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Will Europe’s Improving Economy Push Interest Rates Higher?

Giordano Lombardo
calender-icon Posted on September 19, 2013


In a recent conversation, my colleague, Tanguy Le Saout, Head of European Fixed Income, offered these thoughts on the outlook of the European economy.

What brought renewed confidence in the Eurozone’s economy?
Gross Domestic Product (GDP) increased in the second quarter after six straight declines. Data expectations were on the optimistic side, but investors appeared to become more confident before the release, thanks to encouraging evidence from supposedly reliable forward-looking indicators. The global PMI (Purchasing Managers Index) rose above 50 this summer, indicating that a majority of surveyed companies expanded their activity, with the Euro Area providing good support for the first time in two years. The PMI staged a slow recovery about a year ago, whereas GDP data have been in “recession territory” until recently. That’s why the PMI has gained a reputation for being forward-looking.

Do you expect the recovery to affect ECB guidance on low rates?
The latest board meeting of the European Central Bank (ECB) left benchmark rates unchanged without incurring criticism from financial markets which, until recently, expected further action to overcome the recession. However, the ECB chairman pointed out that there are ongoing downside risks to economic growth and as a result, inflation should remain subdued.

Indeed, we should not be carried away by the latest encouraging evidence. The second quarter GDP gain was welcomed, but has only partly offset the losses induced by the recession. This is a notable difference from the U.S. economy, where the GDP has surpassed the pre-recession peak. A recent report by the German Central Bank called on the ECB to raise rates if inflation pressures rose, which may be the reason why the “forward guidance” on low rates appeared to be more forcefully affirmed by the September ECB board.

How can we deal with a changing scenario?
Interest rate risk appears to be on top of bond portfolio strategies again, having been a minor variable throughout the Euro debt crisis. Managing duration successfully can make the difference in this scenario. Credit strategies may retain a role but on a very selective basis. With credit spreads near record lows, the asset class as a whole (notably the investment-grade segment), can barely withstand the pressure of rising interest rates in core markets.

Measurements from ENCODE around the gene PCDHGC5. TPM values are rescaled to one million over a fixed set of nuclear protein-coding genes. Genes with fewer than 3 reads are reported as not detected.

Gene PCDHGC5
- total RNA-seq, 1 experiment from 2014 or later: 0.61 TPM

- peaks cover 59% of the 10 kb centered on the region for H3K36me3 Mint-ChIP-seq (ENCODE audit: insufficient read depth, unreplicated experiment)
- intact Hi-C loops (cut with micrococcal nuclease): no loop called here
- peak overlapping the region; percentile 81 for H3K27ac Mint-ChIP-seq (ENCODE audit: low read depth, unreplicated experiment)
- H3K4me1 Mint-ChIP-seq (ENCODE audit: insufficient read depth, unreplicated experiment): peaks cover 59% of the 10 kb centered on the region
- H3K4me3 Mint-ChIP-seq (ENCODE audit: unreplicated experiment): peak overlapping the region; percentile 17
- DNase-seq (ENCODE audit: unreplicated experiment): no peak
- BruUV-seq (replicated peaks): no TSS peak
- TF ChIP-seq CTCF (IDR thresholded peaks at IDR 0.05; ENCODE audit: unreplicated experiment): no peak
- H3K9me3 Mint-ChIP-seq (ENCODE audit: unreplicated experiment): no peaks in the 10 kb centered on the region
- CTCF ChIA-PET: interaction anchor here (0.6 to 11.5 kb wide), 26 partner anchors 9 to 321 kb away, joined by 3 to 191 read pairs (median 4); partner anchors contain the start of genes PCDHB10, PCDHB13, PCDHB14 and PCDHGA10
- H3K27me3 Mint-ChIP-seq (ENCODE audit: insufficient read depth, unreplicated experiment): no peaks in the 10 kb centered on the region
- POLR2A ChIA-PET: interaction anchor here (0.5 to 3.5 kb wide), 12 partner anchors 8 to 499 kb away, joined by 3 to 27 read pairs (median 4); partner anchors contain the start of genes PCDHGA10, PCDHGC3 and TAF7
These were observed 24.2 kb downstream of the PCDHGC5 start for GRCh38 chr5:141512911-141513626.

We do not believe that bond yields should rise as sharply as in past bear markets when fears of inflation were on investors’ minds; however, abrupt shifts in expectations often spark volatility. We should not forget that core yields were at record lows a short time ago and a mere normalization path may push them up across the curve, in the run-up to the first likely increase in U.S. policy rates. European yield curves may be less affected by this speculation but, if investor confidence in Europe’s economy persists, there will be scant room for “decoupling.”

Compared to past tightening cycles, we believe that inflation fears will be more actively managed by central banks. The specter of so-called bond market “vigilantes”, pushing up bond yields sharply and threatening the economic recovery, is unlikely to appear again. For their part, credit markets should have a tough living without the easy money policies of recent years. But, fundamental improvements in most issuers’ balance sheets may keep credit spreads from widening sharply. However, this scenario deserves some caution as quick and sharp movements may become the norm. Our experience reminds us that merely the anticipation of an increase in U.S. interest rates scan spark volatility, and that bond investors are hardly comfortable with that. As a result, portfolio duration should be managed accordingly.

 

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